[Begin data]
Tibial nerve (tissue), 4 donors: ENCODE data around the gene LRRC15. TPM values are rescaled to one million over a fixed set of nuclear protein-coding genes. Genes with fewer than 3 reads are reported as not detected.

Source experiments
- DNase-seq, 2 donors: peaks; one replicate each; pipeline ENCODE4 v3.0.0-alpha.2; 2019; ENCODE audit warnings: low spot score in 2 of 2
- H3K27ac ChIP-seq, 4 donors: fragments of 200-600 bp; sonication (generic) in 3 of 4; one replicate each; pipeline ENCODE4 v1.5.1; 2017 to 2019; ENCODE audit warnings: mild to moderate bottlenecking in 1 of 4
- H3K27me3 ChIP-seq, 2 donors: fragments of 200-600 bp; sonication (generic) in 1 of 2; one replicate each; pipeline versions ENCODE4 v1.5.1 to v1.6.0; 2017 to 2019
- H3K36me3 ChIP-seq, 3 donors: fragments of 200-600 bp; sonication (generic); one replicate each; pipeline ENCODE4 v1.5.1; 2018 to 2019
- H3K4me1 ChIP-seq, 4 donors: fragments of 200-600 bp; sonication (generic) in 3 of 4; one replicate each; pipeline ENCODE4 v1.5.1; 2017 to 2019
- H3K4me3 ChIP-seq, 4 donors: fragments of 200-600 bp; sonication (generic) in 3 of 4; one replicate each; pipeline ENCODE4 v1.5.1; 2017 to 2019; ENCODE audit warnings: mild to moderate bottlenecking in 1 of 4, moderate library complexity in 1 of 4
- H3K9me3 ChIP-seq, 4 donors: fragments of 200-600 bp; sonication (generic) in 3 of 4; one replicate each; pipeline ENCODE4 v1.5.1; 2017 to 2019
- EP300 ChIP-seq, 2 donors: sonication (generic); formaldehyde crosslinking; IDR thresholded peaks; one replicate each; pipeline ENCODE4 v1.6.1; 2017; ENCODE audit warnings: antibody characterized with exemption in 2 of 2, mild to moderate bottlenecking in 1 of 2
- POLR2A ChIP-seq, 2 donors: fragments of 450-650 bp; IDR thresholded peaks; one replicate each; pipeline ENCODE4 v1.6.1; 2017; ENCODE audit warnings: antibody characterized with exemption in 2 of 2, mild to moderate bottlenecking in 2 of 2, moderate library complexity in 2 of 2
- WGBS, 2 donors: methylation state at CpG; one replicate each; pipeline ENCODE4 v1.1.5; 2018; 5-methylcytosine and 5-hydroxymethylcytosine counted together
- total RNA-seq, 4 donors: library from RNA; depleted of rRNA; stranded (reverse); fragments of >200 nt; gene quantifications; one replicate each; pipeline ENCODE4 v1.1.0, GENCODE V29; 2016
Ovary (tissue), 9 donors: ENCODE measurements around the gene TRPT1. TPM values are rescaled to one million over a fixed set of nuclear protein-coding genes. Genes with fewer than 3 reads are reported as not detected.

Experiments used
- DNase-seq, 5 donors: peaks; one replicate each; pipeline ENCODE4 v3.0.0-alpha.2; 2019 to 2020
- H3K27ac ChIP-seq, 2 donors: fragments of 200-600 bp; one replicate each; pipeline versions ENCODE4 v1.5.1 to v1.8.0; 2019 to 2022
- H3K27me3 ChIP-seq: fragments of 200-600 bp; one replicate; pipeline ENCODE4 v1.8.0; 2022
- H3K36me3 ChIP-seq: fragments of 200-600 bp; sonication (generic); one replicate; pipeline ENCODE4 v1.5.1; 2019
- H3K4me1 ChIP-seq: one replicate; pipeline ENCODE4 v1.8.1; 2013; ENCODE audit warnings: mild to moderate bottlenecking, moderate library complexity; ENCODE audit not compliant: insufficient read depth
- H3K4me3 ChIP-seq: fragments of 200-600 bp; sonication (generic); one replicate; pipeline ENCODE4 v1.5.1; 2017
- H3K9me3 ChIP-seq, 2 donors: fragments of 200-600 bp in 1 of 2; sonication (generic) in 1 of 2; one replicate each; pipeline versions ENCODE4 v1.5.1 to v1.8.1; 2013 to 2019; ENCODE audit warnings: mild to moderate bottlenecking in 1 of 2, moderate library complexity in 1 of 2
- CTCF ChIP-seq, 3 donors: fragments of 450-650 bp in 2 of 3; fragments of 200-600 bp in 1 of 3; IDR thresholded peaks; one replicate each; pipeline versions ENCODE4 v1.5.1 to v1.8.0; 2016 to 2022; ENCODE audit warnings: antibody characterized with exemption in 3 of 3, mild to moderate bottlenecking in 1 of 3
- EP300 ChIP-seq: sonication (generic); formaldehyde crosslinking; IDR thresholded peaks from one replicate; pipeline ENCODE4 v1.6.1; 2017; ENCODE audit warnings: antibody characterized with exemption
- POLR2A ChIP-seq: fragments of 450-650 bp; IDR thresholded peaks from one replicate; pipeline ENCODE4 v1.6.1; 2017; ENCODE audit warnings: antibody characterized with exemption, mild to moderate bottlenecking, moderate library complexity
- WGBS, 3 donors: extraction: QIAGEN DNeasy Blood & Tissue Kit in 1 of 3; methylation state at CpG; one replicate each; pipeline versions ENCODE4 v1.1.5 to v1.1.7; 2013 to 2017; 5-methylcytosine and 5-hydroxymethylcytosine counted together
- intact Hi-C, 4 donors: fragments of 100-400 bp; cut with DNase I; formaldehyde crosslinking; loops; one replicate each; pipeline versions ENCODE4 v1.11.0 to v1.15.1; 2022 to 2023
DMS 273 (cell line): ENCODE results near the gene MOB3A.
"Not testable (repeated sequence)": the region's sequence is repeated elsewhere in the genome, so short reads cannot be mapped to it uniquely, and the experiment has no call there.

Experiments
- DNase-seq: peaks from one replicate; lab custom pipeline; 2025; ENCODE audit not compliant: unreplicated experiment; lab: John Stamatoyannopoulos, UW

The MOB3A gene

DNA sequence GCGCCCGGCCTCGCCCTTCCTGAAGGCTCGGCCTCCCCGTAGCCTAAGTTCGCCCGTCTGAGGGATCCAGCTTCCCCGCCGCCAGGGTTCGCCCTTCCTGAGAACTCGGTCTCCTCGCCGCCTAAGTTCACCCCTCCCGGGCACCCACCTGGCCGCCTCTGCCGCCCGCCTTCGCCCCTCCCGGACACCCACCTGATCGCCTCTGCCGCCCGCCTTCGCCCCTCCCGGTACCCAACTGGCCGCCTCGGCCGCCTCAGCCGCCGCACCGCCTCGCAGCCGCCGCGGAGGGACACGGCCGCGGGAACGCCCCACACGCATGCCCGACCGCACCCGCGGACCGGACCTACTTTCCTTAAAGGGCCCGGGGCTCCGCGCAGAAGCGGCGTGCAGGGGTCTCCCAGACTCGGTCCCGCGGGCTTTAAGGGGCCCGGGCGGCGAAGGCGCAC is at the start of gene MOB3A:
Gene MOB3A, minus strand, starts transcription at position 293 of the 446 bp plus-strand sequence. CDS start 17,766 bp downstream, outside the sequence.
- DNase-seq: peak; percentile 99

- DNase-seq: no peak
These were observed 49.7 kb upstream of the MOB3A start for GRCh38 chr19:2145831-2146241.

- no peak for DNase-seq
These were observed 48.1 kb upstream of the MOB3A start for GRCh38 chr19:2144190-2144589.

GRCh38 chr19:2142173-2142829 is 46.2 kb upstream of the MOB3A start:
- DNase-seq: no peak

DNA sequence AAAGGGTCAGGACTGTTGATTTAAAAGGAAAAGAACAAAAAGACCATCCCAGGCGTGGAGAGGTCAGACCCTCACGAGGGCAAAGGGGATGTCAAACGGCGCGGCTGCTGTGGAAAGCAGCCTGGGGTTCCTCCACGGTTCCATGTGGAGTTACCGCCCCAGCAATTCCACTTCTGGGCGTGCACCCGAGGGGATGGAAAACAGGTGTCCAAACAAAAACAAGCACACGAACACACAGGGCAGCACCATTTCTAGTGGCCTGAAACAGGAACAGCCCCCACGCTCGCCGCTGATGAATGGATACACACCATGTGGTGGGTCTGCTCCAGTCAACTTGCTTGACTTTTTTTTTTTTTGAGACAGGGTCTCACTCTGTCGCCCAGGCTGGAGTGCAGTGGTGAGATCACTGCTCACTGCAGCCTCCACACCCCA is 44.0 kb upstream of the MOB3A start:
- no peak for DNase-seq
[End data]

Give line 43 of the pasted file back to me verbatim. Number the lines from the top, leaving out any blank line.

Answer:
- no peak for DNase-seq